It was forty years ago today that US involvement in hostilities officially ended in Viet Nam. After being conflicted about writing on this subject all day, I finally could stand it no longer.
Part of me reacts rather cavalierly because the “end” of that war was only the beginning of lives of torment for too many of my friends. A few are still around and rarely spend a day without memories and can never escape the physical scars from their experiences. So, is the marking of forty years anything more than a reminder that pain can last for forty years and more? OK, we already knew that.
On the other hand, commemorating anniversaries is an effective way to make sure that our fallen brothers are never forgotten. In spite of there being relatively little national attention given this anniversary, there were many of us who have not and will not forget this day. Perhaps some others did notice.
Then there is the irony of this being Good Friday. Not quite sure what to make of that, but it kind of creeps me out. The juxtaposition of a very bad yet highly significant event in the lives of a major religion in this country with another very bad day in the history of this country seems to add another level of conflict.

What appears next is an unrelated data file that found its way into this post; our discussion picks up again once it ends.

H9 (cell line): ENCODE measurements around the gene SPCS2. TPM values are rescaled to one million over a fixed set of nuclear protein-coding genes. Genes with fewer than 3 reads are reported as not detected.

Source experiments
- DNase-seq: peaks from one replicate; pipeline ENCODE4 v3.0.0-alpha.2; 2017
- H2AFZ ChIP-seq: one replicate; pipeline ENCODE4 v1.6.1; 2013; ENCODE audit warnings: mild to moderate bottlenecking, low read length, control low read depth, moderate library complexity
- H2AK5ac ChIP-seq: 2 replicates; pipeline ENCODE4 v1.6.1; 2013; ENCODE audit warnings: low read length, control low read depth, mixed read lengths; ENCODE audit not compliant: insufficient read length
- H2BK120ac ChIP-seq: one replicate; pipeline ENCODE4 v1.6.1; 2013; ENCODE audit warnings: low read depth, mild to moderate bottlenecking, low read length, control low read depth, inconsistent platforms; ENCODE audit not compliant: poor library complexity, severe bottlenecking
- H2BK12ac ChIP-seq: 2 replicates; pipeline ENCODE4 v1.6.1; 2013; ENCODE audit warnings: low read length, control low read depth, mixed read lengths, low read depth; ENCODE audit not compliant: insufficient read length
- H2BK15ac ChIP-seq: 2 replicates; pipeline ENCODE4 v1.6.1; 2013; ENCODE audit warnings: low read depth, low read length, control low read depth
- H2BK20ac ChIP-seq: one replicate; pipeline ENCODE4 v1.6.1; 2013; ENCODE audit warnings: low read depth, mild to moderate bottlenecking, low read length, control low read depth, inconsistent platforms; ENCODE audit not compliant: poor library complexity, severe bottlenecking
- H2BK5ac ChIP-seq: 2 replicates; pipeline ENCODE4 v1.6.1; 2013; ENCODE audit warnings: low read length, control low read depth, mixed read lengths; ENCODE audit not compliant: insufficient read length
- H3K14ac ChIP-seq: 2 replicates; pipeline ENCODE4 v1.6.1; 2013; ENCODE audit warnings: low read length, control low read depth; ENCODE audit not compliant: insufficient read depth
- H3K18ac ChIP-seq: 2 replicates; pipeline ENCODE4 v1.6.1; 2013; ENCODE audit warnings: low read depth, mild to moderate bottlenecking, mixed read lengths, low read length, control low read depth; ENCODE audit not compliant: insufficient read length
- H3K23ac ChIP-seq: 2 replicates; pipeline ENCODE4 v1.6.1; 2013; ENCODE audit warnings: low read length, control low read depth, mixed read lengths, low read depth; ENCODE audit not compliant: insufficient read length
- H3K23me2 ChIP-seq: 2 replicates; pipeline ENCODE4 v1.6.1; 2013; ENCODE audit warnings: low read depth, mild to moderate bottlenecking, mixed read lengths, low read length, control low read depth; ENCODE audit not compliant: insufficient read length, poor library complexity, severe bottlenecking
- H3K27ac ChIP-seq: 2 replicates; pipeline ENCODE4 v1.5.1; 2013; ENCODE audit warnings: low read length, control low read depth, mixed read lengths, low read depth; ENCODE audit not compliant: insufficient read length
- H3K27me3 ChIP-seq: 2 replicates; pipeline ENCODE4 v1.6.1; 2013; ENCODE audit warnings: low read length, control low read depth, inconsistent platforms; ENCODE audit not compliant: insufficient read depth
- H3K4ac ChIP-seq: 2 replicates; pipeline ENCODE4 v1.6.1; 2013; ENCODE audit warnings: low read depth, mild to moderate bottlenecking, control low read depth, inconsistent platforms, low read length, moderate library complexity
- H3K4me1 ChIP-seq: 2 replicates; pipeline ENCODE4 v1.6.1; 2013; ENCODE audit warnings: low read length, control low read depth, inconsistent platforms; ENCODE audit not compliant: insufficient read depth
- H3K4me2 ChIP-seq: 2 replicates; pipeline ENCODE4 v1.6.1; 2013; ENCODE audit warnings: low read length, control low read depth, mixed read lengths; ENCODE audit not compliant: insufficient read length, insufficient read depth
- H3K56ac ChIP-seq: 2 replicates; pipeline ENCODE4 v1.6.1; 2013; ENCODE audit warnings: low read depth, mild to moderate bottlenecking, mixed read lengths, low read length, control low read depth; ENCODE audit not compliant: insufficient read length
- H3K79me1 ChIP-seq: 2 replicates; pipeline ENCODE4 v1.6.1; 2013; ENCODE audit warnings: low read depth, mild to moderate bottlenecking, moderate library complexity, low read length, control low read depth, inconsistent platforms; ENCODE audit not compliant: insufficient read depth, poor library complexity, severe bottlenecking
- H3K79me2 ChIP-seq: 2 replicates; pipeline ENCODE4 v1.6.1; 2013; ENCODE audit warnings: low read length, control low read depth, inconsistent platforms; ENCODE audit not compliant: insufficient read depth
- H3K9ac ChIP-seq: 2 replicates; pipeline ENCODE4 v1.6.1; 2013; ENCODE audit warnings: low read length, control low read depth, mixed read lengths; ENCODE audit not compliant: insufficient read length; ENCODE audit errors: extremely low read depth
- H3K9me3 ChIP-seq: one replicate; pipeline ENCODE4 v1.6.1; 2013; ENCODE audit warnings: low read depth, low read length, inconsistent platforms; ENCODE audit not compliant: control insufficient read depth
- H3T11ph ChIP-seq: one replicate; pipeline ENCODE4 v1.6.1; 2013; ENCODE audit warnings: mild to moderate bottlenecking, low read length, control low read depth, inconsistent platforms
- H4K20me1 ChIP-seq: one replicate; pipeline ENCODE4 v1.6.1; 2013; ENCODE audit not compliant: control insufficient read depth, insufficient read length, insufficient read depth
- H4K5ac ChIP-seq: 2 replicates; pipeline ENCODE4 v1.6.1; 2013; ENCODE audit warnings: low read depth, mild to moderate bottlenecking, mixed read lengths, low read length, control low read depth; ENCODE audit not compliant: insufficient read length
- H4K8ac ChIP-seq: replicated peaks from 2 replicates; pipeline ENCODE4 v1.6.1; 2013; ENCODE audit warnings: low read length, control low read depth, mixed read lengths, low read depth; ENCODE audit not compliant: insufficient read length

On a very personal level, I have always had some angst over being technically a Viet Nam era veteran because I enlisted earlier in the month of March forty years ago. It’s an odd distinction, one which I did not even claim until recently. But, after a few decades of reflection, I came to appreciate the simple fact that even though our involvement ended within weeks of my enlistment I received my initial training from folks who were still in war mode, many of whom had served in or near Viet Nam. It was a perspective that served me well for the rest of my military career.
Having served through that transition period from an at war military to a peace time military afforded me all sorts of good lessons. Many of those stayed with me while others are mostly forgotten. Except on days like today.
Today I remember all my trainers and those who trained them who did not make it home. And each of the individuals represented by the names on the Wall. You, and all who served before and after you, are not forgotten.